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Graduate student shares family connection to Titanic

On April 14, 1912 the Titanic struck an iceberg and did exactly what everyone said it couldn’t – sink, claiming more than 1,500 lives.

More than 100 years later, the sinking remains to be one of the world’s most devastating and fascinating shipwrecks. The stories from that cold night continue to live on, depicted through Hollywood films, grim underwater footage and the latest exhibit at the Grand Rapids Public Museum, “Titanic: The Artifact Exhibition.”

But for Kelley Senkowski, a Grand Valley State University graduate student, the exhibit means more than just learning about the ship’s history and viewing the more than 150 preserved artifacts. She grew up learning about her great-grandmother, Jessie Trout’s survival story, but has never really shared it publically, until now.

GVL / Robert Mathews An iceberg on display at the "Titanic, the Artifact Exhibition" at the Public Museum in Grand Rapids.

“I figured no one really cared,” Senkowski said. “Up until then, our family’s never really told it, it’s just kind of a story in our family.”

Trout, a 26-year-old widow traveled from the U.S. to her home country of Scotland, and later London to visit relatives, after the death of her husband. With a first class ticket purchased for the Oceanic, which didn’t set sail for two months, Trout was able to upgrade for a $7 fee to a second-class ticket on the Titanic.

Trout’s family had no idea she had been on the Titanic, until she showed up to her home in Columbus, Ohio several days after the sinking. When she returned, she recounted her story to several newspapers, but then rarely discussed it after with her family.

“It was 15 minutes to 12 o’clock Sunday night when we struck the iceberg,” Trout said to a Columbus Citizen reporter for the April 22, 1912 issue. “I was awakened and looked out and saw the iceberg passing. You have seen the roots of a big double tooth that has been pulled. Well, that’s about the best description I can give of the iceberg which was right near the Titanic.”

Shortly after the collision, Trout was told to return to her cabin and remain calm. Much like depicted in the Hollywood film, passengers were unaware of how serious the situation was, until it was too late.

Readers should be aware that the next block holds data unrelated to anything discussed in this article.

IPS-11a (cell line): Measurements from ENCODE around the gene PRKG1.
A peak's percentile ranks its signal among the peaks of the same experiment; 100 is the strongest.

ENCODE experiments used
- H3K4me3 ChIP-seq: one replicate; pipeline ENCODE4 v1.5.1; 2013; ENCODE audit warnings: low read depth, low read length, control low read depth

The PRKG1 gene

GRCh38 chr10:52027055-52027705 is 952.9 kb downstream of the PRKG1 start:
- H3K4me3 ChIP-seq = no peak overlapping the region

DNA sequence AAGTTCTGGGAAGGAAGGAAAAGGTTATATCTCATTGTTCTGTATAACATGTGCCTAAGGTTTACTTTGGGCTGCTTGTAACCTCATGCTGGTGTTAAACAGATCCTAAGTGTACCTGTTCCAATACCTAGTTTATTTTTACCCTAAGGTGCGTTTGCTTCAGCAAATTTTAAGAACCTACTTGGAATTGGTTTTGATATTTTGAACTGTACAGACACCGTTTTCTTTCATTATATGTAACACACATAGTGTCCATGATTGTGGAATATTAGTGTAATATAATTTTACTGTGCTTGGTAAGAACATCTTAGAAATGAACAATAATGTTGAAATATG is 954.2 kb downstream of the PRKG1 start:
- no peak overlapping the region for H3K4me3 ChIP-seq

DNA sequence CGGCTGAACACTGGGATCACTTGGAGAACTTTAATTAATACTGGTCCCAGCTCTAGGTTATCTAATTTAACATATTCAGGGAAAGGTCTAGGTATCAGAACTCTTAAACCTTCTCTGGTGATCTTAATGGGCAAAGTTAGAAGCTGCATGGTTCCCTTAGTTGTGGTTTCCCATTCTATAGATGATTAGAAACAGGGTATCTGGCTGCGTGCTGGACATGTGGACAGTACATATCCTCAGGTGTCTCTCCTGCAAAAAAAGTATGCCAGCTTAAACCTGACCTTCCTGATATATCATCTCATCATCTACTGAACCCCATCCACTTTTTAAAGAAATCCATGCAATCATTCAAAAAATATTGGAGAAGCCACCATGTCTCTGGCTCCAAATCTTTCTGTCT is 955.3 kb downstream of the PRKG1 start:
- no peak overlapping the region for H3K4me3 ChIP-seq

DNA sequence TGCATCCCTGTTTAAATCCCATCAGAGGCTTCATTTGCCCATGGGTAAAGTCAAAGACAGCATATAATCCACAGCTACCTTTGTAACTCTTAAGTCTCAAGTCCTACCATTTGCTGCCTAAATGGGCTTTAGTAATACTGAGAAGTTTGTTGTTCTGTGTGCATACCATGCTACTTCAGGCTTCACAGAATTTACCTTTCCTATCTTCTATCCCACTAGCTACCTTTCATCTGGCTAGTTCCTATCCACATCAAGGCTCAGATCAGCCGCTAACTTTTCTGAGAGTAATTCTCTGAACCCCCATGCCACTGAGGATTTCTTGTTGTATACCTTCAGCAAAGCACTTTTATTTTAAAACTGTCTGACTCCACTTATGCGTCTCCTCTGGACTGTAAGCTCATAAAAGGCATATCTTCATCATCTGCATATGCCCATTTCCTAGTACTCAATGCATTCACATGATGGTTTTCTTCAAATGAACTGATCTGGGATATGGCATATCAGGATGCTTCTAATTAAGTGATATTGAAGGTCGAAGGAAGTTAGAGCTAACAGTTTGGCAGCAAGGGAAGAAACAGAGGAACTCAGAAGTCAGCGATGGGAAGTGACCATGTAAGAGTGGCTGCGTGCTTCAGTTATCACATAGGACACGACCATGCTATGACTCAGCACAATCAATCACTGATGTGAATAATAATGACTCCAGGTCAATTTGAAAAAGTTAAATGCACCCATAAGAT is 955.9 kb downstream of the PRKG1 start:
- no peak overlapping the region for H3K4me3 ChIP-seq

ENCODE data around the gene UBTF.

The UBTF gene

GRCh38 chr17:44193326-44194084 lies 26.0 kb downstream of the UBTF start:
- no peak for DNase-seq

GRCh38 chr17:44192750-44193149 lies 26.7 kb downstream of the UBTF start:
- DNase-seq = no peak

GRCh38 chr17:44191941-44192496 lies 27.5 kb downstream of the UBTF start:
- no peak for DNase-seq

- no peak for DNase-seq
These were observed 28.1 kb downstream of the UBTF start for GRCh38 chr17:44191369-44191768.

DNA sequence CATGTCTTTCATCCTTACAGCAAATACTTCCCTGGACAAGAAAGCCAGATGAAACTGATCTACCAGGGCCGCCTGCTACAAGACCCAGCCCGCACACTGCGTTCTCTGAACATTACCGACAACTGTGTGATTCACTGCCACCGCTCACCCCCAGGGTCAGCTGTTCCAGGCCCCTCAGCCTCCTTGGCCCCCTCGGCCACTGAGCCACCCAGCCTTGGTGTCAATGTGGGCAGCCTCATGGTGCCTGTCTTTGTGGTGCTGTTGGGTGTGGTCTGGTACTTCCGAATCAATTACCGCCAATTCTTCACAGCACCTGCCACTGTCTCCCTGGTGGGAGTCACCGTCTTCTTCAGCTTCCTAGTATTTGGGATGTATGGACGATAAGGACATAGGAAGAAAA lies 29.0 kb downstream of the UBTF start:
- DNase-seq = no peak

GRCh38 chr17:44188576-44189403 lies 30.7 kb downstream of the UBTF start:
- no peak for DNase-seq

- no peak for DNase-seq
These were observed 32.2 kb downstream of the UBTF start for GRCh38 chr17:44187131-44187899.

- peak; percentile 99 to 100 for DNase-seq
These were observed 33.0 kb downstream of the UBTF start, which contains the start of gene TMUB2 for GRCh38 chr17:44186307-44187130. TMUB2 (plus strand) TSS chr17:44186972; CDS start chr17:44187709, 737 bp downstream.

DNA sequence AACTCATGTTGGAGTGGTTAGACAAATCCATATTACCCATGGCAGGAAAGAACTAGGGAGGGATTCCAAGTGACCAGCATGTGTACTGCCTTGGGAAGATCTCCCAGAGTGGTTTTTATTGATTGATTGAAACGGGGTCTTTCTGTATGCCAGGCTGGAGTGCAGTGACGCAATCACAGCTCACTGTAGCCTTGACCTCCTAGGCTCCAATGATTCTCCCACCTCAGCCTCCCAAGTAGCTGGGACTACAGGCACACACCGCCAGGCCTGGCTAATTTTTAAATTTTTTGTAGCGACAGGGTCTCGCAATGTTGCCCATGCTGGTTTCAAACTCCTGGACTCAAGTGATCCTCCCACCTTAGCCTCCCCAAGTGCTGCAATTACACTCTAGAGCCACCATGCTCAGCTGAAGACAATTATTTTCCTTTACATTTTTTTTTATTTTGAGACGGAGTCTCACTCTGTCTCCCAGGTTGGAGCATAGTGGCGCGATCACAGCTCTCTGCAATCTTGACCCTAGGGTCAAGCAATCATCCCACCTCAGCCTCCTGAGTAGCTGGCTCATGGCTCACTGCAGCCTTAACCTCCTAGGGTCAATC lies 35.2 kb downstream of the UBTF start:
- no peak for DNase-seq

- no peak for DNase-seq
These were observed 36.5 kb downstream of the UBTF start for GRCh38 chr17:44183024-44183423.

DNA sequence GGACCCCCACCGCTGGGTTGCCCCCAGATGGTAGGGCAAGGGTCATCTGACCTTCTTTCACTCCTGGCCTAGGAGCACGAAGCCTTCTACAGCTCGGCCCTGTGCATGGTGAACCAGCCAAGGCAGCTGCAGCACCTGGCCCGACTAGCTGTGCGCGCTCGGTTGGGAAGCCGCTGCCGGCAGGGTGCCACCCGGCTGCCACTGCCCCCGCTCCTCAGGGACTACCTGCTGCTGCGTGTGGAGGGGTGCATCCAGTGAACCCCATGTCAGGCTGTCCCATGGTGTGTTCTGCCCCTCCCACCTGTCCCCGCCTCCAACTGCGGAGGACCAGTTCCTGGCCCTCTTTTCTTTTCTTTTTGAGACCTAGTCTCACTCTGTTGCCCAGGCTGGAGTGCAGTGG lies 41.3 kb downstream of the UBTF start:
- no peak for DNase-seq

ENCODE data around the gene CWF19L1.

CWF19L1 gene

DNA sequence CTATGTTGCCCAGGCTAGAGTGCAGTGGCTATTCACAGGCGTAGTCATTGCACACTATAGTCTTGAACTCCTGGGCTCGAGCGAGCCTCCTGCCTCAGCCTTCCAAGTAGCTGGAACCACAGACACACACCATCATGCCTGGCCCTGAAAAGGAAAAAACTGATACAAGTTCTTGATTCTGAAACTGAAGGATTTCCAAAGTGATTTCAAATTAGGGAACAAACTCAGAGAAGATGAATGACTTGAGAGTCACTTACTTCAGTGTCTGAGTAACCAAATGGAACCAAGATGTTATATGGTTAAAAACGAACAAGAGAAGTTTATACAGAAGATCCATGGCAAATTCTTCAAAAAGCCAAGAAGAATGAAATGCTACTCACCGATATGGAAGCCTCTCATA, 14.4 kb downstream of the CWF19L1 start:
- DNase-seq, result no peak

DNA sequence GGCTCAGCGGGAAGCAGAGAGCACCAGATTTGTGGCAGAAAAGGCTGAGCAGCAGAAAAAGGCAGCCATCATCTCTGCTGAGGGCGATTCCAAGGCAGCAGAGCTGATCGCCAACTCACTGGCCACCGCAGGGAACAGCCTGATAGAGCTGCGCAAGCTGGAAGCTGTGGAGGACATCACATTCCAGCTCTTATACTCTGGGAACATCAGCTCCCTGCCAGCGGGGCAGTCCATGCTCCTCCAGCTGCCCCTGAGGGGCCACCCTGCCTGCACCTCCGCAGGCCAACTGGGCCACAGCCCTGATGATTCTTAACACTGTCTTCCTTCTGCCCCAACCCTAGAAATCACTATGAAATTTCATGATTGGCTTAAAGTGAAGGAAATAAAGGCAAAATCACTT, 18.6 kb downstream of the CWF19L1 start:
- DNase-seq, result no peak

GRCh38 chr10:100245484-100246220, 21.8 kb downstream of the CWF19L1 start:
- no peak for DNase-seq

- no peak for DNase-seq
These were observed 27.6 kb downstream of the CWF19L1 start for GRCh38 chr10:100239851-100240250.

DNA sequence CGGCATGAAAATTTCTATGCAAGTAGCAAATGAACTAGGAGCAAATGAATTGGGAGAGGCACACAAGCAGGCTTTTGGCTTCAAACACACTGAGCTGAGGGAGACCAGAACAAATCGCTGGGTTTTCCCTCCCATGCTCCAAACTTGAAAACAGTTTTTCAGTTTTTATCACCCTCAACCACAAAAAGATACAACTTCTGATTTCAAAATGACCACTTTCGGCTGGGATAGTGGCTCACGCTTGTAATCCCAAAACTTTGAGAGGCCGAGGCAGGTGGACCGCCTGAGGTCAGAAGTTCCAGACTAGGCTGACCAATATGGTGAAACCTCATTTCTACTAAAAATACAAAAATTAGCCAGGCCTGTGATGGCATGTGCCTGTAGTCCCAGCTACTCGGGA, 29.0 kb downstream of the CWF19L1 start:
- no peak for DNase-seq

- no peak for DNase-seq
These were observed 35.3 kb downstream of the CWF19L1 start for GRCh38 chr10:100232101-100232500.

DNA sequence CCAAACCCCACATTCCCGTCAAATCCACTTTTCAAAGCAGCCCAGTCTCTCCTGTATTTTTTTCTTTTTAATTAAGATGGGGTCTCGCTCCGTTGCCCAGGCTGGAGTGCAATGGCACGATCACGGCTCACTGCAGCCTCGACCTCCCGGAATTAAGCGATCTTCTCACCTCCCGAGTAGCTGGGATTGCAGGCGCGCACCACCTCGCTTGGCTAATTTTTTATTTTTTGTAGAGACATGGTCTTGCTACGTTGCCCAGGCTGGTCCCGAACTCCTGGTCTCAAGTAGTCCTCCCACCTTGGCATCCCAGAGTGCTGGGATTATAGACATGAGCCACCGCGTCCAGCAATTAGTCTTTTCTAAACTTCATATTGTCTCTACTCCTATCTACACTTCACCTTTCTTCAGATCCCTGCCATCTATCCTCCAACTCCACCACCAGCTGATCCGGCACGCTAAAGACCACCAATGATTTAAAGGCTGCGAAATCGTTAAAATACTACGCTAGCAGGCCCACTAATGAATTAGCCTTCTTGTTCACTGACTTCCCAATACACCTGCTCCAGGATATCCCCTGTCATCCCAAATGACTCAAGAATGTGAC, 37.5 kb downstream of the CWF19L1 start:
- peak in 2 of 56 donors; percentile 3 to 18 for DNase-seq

“I did not realize we were in any danger until about 12:30 when the purser of the second cabin told us to put on life preservers and go to the boat deck,” Trout said to the Columbus Citizen. “After I went up to the boat deck I went back down to my berth to get my bracelet and my backcomb. I only had my night clothes and top coat on. When I came back up on the boat deck I was grabbed by a seaman and placed in lifeboat No. 9. It was next to the last boat put out. There were about 40 women and children and two young men passengers and six seamen on that lifeboat.”

Although Trout’s lifeboat saw the Carpathia shortly after 3 a.m., it took several hours until they were rescued.

“We were probably half a mile from the Titanic when she went down,” Trout said. “It was a terrible sight. Not until 7 o’clock in the morning were we picked up by the Carpathia. It was terribly cold but the women, although lightly dressed, seemed to stand it better than the men. The women also seemed more composed on the Titanic than the men.”

Senkowski shared her great-grandmother’s story at the member-only preview on Feb. 8, before the exhibit opened to the public Feb. 9, and will speak again at the Feb. 21 at the museum’s fundraising event.

“I just want to honor her story,” Senkowski said. “I’ve written to an author to give him her name and the picture and I just want to honor her life and her story so that can be told as part of the whole Titanic story.”

She was excited for her five children to see the exhibit for the first time in more than seven years, which has new artifacts, a simulated iceberg to touch and an interactive element.

“It always bothered them that her information was never included in anything – any books, any stories told about it – so I think they’re excited to put her back as a part of it so people know her story,” Senkowski said.

When entering the exhibit, which runs until July 7, viewers are handed a gender-coded “boarding pass,” which includes the name and information of a real passenger. At the end, a commemorative wall lists all of the Titanic’s passengers and viewers can find out if they would have survived.

“It’s kinda those kind of feelings where you know people experienced this,” She said. “Like 911, you know actual people went through it, it’s not just a story, it’s not just a movie, they lived it. That’s very powerful in an exhibit.”

For museum hours and special tours, or to purchase tickets, go to www.grmuseum.org.

arts@lanthorn.com



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